People watching at Charbhujanath Temple

I came out of the temple of Charbhujaji looking dejected. It was now Manish’s turn to go inside.

We were carrying full camera bag and it was not allowed inside the temple complex. There was no deposit counter as only devotees come here, who unlike a traveler, come with loads of hopes and desires, not a heavy backpack. So we decided to go inside one by one.

We were at Charbhujanath temple in Rajasthan. This temple is highly revered in Mewar region of Rajasthan (Udaipur, Bhilwara, Chittorgarh, Rajsamand districts), perhaps even more than the famous Shrinathji temple of Nathdwara. Both these temples are in Rajsamand district.


The big square outside the temple complex had many people. I found a place and sat pensively. There are sights, smells, people, places, food, games and goods, from our childhood and early youth, of which we retain a particular sensation, feeling or picture in our mind. Whenever we think or see or experience those later in our life, somehow we always get a vivid image or recall of those childhood experiences. Sometimes we find that things are as they were and other times we find that those of childhood were best.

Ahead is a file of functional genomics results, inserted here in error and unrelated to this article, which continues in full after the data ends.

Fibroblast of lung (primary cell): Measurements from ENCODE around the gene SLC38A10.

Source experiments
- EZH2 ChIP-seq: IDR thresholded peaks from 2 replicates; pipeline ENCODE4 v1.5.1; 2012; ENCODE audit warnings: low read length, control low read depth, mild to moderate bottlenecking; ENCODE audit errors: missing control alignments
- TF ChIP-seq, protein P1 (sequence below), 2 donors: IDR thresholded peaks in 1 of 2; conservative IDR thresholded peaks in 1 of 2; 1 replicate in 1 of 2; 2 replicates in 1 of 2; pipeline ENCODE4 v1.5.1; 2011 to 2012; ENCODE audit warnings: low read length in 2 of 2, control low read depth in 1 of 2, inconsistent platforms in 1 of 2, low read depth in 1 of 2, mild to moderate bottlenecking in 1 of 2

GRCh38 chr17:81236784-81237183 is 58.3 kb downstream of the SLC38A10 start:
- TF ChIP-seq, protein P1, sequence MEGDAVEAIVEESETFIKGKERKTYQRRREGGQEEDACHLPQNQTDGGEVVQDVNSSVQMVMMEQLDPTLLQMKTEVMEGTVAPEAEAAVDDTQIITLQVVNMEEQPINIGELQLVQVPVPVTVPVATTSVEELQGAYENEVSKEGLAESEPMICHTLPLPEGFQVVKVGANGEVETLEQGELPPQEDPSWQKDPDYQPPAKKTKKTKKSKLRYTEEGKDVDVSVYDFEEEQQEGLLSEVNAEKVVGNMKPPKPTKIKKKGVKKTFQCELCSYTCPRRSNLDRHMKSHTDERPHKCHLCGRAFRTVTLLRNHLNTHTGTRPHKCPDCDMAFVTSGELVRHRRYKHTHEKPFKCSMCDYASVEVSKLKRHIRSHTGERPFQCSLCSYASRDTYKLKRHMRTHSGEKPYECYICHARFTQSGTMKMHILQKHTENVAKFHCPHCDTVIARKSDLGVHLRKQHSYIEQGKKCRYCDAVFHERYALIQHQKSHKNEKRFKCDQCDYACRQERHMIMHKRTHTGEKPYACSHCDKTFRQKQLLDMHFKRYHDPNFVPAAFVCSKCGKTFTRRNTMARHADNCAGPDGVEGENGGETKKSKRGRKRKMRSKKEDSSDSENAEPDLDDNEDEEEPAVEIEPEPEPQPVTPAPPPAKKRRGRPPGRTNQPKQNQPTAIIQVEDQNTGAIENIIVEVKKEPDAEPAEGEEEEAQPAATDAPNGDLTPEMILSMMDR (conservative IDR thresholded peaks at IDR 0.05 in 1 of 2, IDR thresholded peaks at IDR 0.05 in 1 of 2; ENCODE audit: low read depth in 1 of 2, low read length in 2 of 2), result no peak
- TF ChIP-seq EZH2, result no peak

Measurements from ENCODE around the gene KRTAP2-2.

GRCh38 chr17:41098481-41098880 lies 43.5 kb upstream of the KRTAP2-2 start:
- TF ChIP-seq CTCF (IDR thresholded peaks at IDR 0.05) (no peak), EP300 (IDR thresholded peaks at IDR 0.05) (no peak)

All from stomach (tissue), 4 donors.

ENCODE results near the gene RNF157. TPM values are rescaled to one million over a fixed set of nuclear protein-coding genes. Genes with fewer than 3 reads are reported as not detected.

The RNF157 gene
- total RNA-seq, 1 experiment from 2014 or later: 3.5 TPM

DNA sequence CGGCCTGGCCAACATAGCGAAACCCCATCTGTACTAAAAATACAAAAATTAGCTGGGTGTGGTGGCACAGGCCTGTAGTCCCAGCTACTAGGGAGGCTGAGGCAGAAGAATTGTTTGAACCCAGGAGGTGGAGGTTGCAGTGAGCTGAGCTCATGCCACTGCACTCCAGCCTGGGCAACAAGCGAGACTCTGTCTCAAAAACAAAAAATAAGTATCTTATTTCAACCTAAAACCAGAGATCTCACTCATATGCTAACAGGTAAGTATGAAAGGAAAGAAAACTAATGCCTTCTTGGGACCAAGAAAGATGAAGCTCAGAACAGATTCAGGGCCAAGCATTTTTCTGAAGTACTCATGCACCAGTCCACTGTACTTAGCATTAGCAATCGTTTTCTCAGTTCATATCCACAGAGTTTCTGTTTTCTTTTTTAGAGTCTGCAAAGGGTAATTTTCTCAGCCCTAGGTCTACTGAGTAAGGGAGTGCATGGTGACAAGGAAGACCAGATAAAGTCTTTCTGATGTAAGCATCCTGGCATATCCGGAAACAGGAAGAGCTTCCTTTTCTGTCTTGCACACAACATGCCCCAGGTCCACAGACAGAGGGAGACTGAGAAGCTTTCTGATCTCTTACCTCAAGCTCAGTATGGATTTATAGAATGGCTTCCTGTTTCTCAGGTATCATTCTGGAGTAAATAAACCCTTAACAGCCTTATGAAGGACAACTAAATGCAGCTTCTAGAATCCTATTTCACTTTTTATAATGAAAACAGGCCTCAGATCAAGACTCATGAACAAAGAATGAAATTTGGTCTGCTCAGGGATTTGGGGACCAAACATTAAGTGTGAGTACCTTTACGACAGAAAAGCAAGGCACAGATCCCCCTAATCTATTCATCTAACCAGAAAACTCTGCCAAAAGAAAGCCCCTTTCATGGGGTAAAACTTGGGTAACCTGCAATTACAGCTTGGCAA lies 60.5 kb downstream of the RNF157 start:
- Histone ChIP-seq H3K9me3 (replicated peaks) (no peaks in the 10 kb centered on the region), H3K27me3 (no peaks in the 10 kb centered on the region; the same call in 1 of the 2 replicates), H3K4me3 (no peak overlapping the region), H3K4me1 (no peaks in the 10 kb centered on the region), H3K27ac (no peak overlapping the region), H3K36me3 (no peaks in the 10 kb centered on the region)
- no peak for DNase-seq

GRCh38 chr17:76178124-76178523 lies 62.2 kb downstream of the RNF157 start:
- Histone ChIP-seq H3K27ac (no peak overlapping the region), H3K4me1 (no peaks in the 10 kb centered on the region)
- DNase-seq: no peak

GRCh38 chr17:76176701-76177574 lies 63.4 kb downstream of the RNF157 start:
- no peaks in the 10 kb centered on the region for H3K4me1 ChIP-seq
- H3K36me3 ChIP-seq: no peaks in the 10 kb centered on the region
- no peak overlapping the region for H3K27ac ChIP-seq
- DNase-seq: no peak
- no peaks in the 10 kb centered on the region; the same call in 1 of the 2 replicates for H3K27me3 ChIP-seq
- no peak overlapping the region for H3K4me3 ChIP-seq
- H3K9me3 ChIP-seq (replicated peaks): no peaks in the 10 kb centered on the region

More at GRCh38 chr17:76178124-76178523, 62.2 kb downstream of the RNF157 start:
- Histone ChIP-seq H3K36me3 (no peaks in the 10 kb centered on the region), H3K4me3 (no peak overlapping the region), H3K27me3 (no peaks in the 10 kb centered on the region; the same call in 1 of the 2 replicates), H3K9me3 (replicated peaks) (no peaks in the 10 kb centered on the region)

I floated back and forth between the sea of memories and sea of people. Men in turbans of all color and women with all the jewels kept bringing me in present. When Manish came out, I handed him the camera to capture people and completely immersed myself in my childhood memories. Let us see both people and my thoughts together.